December 21, 2005
Price of Loyalty: George W. Bush, the White House, and the Education
of Paul O'Neill
Due to a special order, we are able to offer at a reduced price (including postage) the explosive book by Ron Suskind, which details the experiences of yet another Bush whistleblower, Paul O'Neill, as he walked through the secretive Kremlinesque halls of Bush-Cheney power. We didn't offer the book when it first came out, but reconsidered upon looking through it and realizing that O'Neill offered an important perspective, revealing that the Bush White House is an Alice in Wonderland partisan "democracy be damned" thugocracy.
O'Neill wasn't a likely guy to join the others who have outed the true nature of the "Mayberry Machiavellis." He always seemed sort of maladroit as Secretary of the Treasury, but that's probably, in retrospect, because he was kept on a short leash. This is a dictatorship, after all, not a meritocracy.
One of the reasons we didn't originally sell the book, in its hardcover form, is that O'Neill clamped up shortly after appearing on "60 Minutes." Apparently the mafia don, Cheney, got the word to O'Neill that if he valued his life, he better shut up and disappear for awhile.
Interestingly enough, that's exactly what happened to another ex-insider who revealed that the White House was nothing but a self-perpetuating cash-and-carry political machine that made all of its decisions based on maintaining power: John DiIulio. In fact, it was DiIulio's letter to Suskind that coined the term Mayberry Machiavellis. Shortly after DiIulio's letter appeared in Esquire Magazine, DiIulio (who had resigned from his position as faith-based coordinator -- whatever that is -- for the White House) made himself unavailable for comment -- and hasn't talked since.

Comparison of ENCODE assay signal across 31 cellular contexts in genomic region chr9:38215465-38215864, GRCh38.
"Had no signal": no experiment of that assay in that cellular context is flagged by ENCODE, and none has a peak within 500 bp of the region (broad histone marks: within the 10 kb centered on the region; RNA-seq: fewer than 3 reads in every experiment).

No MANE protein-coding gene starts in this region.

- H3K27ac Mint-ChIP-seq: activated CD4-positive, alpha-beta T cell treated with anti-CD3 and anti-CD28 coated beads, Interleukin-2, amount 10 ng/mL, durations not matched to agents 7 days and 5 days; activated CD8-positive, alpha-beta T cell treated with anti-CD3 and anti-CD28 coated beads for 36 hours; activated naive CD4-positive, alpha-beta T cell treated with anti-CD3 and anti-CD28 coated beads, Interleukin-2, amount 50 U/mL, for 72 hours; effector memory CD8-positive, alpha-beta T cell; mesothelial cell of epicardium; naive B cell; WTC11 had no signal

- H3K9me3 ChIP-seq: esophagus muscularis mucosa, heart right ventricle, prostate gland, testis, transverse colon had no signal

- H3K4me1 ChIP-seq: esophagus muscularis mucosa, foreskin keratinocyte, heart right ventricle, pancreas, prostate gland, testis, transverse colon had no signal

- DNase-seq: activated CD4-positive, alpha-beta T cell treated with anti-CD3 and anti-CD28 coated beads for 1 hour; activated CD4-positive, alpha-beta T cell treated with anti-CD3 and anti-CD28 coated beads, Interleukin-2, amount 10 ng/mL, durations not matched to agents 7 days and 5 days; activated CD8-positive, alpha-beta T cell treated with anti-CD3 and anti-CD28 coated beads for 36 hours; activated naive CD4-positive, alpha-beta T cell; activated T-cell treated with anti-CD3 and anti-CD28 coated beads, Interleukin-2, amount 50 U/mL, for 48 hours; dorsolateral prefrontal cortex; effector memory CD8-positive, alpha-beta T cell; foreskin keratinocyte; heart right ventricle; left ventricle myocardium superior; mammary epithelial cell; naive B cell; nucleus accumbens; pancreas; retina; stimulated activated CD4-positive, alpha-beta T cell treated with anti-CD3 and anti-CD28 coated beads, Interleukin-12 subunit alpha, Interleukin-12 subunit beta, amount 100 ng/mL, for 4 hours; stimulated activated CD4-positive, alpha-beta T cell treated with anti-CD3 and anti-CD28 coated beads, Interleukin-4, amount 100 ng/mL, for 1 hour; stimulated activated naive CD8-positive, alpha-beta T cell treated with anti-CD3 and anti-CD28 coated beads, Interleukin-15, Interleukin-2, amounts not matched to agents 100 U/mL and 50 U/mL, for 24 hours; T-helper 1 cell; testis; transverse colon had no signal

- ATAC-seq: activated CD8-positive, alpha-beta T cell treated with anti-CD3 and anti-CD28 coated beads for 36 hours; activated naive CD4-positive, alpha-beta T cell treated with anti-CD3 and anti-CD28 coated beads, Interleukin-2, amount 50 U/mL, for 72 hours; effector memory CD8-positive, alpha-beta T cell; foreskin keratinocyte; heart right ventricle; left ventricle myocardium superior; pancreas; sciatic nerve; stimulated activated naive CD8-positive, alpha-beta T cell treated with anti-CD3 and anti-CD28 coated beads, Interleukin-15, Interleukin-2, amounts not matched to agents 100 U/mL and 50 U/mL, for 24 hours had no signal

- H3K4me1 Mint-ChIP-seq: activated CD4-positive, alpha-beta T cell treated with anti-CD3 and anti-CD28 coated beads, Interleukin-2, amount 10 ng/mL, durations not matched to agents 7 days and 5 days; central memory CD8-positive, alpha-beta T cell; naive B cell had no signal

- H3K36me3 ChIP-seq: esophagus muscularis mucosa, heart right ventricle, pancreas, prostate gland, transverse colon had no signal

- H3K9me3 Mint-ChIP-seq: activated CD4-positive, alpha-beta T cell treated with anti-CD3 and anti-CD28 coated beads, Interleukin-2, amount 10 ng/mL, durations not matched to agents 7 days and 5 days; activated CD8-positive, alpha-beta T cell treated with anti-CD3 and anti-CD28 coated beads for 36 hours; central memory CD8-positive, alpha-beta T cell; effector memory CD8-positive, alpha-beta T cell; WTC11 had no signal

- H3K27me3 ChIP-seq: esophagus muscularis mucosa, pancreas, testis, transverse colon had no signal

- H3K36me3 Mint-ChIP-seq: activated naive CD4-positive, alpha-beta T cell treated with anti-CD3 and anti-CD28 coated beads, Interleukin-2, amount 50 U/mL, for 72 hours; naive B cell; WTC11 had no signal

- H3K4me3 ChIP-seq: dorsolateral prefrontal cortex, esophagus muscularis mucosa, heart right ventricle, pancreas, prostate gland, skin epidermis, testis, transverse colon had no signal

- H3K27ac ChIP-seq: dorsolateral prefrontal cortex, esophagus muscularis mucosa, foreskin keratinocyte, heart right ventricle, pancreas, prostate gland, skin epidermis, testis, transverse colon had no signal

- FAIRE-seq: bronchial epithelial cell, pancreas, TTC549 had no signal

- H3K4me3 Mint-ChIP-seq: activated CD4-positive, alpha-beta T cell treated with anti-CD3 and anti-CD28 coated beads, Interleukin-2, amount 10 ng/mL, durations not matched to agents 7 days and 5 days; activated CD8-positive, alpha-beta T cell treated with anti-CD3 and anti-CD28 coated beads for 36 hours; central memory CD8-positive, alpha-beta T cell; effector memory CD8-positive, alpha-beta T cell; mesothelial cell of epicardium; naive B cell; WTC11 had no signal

Al Capone knew how to silence his critics too: with a machine gun or a baseball bat.
We think that in Suskind's able hands, O'Neill's experience is quite revealing about the inner workings of the right wing bandits who have taken over America.
Here is what one reviewer said on Amazon.com:
O'Neill's no role model of progressivism or genius himself. But he makes an average, pragmatic wealthy Republican appear like a paragon of normalcy amidst the ship of fools in the White House.
The fact that O'Neill can seem like some sort of minor hero, while being a card carrying GOP corporate profiteer, shows you just how extreme and dangerously psychotic the Busheviks are.